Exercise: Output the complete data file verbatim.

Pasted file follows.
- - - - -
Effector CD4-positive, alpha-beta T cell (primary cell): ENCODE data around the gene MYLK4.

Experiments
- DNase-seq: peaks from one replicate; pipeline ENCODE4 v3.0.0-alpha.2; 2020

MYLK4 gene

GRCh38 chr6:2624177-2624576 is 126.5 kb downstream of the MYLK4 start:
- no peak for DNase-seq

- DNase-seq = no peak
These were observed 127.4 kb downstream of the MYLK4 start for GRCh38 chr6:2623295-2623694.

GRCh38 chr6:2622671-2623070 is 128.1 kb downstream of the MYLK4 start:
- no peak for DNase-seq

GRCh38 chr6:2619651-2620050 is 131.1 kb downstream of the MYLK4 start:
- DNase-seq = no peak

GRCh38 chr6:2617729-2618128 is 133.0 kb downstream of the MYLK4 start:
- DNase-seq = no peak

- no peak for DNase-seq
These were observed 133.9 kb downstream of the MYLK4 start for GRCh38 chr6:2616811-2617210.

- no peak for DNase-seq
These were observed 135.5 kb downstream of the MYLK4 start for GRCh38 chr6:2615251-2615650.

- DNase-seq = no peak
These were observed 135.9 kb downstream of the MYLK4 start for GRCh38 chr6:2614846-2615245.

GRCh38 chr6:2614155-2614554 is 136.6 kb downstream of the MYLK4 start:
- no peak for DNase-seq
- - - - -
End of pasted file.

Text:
Effector CD4-positive, alpha-beta T cell (primary cell): ENCODE data around the gene MYLK4.

Experiments
- DNase-seq: peaks from one replicate; pipeline ENCODE4 v3.0.0-alpha.2; 2020

MYLK4 gene

GRCh38 chr6:2624177-2624576 is 126.5 kb downstream of the MYLK4 start:
- no peak for DNase-seq

- DNase-seq = no peak
These were observed 127.4 kb downstream of the MYLK4 start for GRCh38 chr6:2623295-2623694.

GRCh38 chr6:2622671-2623070 is 128.1 kb downstream of the MYLK4 start:
- no peak for DNase-seq

GRCh38 chr6:2619651-2620050 is 131.1 kb downstream of the MYLK4 start:
- DNase-seq = no peak

GRCh38 chr6:2617729-2618128 is 133.0 kb downstream of the MYLK4 start:
- DNase-seq = no peak

- no peak for DNase-seq
These were observed 133.9 kb downstream of the MYLK4 start for GRCh38 chr6:2616811-2617210.

- no peak for DNase-seq
These were observed 135.5 kb downstream of the MYLK4 start for GRCh38 chr6:2615251-2615650.

- DNase-seq = no peak
These were observed 135.9 kb downstream of the MYLK4 start for GRCh38 chr6:2614846-2615245.

GRCh38 chr6:2614155-2614554 is 136.6 kb downstream of the MYLK4 start:
- no peak for DNase-seq